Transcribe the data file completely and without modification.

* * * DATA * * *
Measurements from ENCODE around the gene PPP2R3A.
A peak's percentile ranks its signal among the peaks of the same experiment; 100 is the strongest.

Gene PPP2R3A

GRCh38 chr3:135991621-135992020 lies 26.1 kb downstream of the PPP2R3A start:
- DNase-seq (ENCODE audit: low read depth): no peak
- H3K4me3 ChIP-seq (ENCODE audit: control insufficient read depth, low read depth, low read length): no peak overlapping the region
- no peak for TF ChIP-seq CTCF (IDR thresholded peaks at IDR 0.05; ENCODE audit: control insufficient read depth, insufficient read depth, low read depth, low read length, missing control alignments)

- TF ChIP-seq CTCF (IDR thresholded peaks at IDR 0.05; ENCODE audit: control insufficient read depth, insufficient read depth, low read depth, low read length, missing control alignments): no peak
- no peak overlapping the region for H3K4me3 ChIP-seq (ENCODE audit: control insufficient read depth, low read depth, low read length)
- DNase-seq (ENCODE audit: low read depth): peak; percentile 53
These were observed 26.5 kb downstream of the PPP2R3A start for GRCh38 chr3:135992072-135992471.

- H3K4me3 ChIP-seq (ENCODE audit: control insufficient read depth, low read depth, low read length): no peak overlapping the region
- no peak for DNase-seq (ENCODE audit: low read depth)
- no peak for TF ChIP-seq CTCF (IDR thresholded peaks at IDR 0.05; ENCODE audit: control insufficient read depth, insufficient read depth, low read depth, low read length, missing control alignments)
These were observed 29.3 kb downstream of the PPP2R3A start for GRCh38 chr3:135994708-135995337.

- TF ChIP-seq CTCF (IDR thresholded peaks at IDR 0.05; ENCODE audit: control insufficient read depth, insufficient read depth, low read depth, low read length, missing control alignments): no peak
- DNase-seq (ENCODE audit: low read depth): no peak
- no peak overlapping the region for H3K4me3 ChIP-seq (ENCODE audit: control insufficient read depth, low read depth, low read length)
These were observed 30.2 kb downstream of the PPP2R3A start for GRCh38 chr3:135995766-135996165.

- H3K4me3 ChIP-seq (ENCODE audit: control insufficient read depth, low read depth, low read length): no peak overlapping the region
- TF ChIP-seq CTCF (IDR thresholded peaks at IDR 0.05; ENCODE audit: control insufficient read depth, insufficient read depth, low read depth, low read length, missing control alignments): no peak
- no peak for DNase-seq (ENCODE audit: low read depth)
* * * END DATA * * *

Measurements from ENCODE around the gene PPP2R3A.
A peak's percentile ranks its signal among the peaks of the same experiment; 100 is the strongest.

Gene PPP2R3A

GRCh38 chr3:135991621-135992020 lies 26.1 kb downstream of the PPP2R3A start:
- DNase-seq (ENCODE audit: low read depth): no peak
- H3K4me3 ChIP-seq (ENCODE audit: control insufficient read depth, low read depth, low read length): no peak overlapping the region
- no peak for TF ChIP-seq CTCF (IDR thresholded peaks at IDR 0.05; ENCODE audit: control insufficient read depth, insufficient read depth, low read depth, low read length, missing control alignments)

- TF ChIP-seq CTCF (IDR thresholded peaks at IDR 0.05; ENCODE audit: control insufficient read depth, insufficient read depth, low read depth, low read length, missing control alignments): no peak
- no peak overlapping the region for H3K4me3 ChIP-seq (ENCODE audit: control insufficient read depth, low read depth, low read length)
- DNase-seq (ENCODE audit: low read depth): peak; percentile 53
These were observed 26.5 kb downstream of the PPP2R3A start for GRCh38 chr3:135992072-135992471.

- H3K4me3 ChIP-seq (ENCODE audit: control insufficient read depth, low read depth, low read length): no peak overlapping the region
- no peak for DNase-seq (ENCODE audit: low read depth)
- no peak for TF ChIP-seq CTCF (IDR thresholded peaks at IDR 0.05; ENCODE audit: control insufficient read depth, insufficient read depth, low read depth, low read length, missing control alignments)
These were observed 29.3 kb downstream of the PPP2R3A start for GRCh38 chr3:135994708-135995337.

- TF ChIP-seq CTCF (IDR thresholded peaks at IDR 0.05; ENCODE audit: control insufficient read depth, insufficient read depth, low read depth, low read length, missing control alignments): no peak
- DNase-seq (ENCODE audit: low read depth): no peak
- no peak overlapping the region for H3K4me3 ChIP-seq (ENCODE audit: control insufficient read depth, low read depth, low read length)
These were observed 30.2 kb downstream of the PPP2R3A start for GRCh38 chr3:135995766-135996165.

- H3K4me3 ChIP-seq (ENCODE audit: control insufficient read depth, low read depth, low read length): no peak overlapping the region
- TF ChIP-seq CTCF (IDR thresholded peaks at IDR 0.05; ENCODE audit: control insufficient read depth, insufficient read depth, low read depth, low read length, missing control alignments): no peak
- no peak for DNase-seq (ENCODE audit: low read depth)